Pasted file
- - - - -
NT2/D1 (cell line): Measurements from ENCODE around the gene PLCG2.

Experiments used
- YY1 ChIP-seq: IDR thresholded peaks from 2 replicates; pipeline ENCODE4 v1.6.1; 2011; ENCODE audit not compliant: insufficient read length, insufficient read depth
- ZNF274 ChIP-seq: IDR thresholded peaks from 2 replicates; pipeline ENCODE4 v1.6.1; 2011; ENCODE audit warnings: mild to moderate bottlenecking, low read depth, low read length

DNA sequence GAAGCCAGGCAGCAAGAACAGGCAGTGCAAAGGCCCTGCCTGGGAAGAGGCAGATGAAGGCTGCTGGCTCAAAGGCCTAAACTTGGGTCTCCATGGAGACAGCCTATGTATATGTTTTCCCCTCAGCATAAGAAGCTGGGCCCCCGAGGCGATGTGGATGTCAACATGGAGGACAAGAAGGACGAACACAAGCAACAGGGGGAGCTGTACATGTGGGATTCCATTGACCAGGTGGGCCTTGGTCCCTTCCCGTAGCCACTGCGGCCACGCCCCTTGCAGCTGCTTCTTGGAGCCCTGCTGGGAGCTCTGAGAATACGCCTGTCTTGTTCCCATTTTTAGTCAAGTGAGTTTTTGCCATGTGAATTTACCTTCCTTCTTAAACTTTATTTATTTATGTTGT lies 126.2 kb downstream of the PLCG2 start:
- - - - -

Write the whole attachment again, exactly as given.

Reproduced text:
NT2/D1 (cell line): Measurements from ENCODE around the gene PLCG2.

Experiments used
- YY1 ChIP-seq: IDR thresholded peaks from 2 replicates; pipeline ENCODE4 v1.6.1; 2011; ENCODE audit not compliant: insufficient read length, insufficient read depth
- ZNF274 ChIP-seq: IDR thresholded peaks from 2 replicates; pipeline ENCODE4 v1.6.1; 2011; ENCODE audit warnings: mild to moderate bottlenecking, low read depth, low read length

DNA sequence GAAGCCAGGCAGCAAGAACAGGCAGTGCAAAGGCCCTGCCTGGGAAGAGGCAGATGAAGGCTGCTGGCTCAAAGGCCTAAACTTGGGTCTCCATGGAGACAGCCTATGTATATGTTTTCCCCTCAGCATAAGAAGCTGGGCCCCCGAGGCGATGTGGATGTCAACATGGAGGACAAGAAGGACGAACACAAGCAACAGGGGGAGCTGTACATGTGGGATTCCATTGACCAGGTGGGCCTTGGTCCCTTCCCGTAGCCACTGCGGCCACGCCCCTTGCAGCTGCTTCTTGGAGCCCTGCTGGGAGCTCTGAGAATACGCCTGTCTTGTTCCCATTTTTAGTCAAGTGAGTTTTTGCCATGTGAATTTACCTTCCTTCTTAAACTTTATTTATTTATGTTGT lies 126.2 kb downstream of the PLCG2 start: